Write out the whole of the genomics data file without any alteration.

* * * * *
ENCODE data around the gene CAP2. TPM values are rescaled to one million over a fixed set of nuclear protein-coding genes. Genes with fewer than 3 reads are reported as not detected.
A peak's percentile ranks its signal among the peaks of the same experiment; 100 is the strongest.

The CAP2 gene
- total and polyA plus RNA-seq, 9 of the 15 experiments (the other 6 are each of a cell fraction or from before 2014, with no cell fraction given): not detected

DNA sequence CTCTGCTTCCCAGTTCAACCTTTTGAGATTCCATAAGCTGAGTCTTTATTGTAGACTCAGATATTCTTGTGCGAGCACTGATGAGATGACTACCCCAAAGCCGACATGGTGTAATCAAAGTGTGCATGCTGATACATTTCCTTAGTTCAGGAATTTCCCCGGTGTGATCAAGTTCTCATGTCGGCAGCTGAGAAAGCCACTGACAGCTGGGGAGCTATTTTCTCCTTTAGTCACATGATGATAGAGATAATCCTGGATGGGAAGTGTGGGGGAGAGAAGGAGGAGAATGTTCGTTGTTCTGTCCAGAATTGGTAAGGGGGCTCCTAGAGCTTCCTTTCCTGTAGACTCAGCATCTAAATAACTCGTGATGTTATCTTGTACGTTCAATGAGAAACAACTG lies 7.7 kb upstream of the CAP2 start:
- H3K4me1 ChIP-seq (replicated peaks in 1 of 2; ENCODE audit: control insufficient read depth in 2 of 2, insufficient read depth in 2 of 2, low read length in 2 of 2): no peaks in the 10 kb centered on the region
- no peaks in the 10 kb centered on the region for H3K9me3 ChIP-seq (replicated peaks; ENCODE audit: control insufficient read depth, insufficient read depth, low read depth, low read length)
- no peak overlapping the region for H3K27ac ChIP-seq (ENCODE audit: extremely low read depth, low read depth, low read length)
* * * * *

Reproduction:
ENCODE data around the gene CAP2. TPM values are rescaled to one million over a fixed set of nuclear protein-coding genes. Genes with fewer than 3 reads are reported as not detected.
A peak's percentile ranks its signal among the peaks of the same experiment; 100 is the strongest.

The CAP2 gene
- total and polyA plus RNA-seq, 9 of the 15 experiments (the other 6 are each of a cell fraction or from before 2014, with no cell fraction given): not detected

DNA sequence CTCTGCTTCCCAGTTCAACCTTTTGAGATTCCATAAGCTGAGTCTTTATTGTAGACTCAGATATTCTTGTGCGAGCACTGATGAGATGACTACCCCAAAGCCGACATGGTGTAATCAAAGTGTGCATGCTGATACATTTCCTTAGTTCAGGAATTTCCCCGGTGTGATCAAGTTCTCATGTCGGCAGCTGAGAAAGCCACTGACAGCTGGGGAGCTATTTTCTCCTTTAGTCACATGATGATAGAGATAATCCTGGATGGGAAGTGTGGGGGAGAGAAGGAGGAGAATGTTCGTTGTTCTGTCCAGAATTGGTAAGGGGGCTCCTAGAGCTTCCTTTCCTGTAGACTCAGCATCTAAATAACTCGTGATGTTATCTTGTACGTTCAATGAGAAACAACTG lies 7.7 kb upstream of the CAP2 start:
- H3K4me1 ChIP-seq (replicated peaks in 1 of 2; ENCODE audit: control insufficient read depth in 2 of 2, insufficient read depth in 2 of 2, low read length in 2 of 2): no peaks in the 10 kb centered on the region
- no peaks in the 10 kb centered on the region for H3K9me3 ChIP-seq (replicated peaks; ENCODE audit: control insufficient read depth, insufficient read depth, low read depth, low read length)
- no peak overlapping the region for H3K27ac ChIP-seq (ENCODE audit: extremely low read depth, low read depth, low read length)